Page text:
Medical examiners have concluded that the cause of death for two sisters from Saudi Arabia in New York was a double suicide.
Sisters Rotana Farea, 23, and Tala Farea, 16, had been living in the United States for two to three years, and their bodies were found on the banks of New York’s Hudson River on October 24.
“Today, my office determined that the death of the Farea sisters was the result of suicide, in which the young women bound themselves together before descending into the Hudson River,” said Chief Medical Examiner Dr Barbara Sampson in a statement on Tuesday.
Authorities say the sisters bound themselves together with duct tape and walked into the river, where they drowned.
Because of the way the sisters were found, some feared that they may have been killed.
Sources told investigators that the Farea sisters had expressed their preference to harm themselves rather than return to Saudi Arabia.
The sisters fled from their home in December 2017 and ended up in a shelter in Fairfax, Virginia, where they had no contact with their families owing to abuse allegations.
In August 2018, they left the shelter and travelled through Washington, DC, and Philadelphia before arriving in New York City, according to credit card records.
In the spring of 2018, Rotana dropped out of George Mason University in Washington, DC, a university spokesperson said.
Tala was a student at Fairfax High School for part of the 2017-2018 school year.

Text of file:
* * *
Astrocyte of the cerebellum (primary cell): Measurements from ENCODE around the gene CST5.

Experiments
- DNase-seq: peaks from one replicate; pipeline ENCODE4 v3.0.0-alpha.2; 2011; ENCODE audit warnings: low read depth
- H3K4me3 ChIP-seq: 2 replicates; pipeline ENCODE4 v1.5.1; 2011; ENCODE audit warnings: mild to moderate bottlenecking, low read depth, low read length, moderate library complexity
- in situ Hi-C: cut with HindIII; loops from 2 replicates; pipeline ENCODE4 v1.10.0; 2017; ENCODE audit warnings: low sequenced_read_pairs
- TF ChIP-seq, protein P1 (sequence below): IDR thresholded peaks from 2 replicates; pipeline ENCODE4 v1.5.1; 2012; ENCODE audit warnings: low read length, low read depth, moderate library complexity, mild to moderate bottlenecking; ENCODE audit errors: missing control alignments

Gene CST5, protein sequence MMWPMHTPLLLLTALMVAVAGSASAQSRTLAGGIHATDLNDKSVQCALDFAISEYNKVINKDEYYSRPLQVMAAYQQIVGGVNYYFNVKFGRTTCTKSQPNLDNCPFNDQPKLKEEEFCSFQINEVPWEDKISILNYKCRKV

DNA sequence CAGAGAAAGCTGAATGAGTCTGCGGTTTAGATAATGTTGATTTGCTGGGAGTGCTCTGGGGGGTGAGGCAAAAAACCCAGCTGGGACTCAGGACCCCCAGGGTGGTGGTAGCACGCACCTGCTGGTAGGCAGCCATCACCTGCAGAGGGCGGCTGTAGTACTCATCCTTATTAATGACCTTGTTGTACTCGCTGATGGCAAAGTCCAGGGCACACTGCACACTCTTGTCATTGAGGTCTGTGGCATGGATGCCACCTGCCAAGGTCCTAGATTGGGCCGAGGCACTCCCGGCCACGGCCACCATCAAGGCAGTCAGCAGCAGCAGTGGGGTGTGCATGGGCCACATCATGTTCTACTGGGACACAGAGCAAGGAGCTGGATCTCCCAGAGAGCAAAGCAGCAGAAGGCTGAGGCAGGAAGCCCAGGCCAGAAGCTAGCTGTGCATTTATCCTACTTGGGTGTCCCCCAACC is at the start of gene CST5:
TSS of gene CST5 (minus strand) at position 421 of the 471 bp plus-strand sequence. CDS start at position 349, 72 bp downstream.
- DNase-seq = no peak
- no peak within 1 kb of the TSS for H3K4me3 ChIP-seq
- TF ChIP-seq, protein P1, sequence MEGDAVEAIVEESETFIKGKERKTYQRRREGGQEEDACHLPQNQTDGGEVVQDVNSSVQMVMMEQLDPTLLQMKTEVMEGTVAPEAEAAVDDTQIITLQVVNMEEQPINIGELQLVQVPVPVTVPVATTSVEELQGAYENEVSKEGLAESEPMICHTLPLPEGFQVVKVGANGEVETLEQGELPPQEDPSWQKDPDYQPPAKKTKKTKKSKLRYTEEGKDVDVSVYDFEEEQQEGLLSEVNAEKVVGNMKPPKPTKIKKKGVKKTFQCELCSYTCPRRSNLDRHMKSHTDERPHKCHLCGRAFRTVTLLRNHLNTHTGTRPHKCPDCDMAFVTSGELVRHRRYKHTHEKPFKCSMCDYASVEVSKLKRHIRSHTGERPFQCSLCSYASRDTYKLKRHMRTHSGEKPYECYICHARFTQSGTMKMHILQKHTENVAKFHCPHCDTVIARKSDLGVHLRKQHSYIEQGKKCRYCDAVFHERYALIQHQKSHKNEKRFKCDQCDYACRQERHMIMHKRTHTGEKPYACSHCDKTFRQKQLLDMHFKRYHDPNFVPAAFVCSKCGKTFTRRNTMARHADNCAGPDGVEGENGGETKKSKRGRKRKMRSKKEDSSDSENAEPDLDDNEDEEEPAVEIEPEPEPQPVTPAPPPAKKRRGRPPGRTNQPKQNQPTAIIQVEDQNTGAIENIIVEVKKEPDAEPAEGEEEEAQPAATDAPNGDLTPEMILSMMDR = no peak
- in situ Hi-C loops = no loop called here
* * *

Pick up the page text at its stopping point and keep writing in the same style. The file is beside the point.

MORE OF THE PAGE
Saudi officials have dismissed media reports that their mother had been ordered to return to Saudi Arabia because Rotana and Tala applied for asylum.
Rather, the officials said their mother may have to leave the country because of her immigration status.
The cases of the Farea sisters and Rahaf al-Qunun, an 18-year-old Saudi citizen who fled her family, have prompted global attention to Saudi Arabia’s strict social rules.
Among the restrictions is the requirement that women have the permission of a male “guardian” to travel, which rights groups say can trap women and girls as prisoners of abusive families.
Al-Qunun requested asylum after she barricaded herself in a Bangkok airport hotel room to resist being sent home to her family, who she accused of abuse.
Her family denied the abuse allegations, but al-Qunun’s asylum request was accepted by Canada.
At the time, the UNHCR welcomed Canada’s decision and also acknowledged Thailand had given al-Qunun a temporary refuge.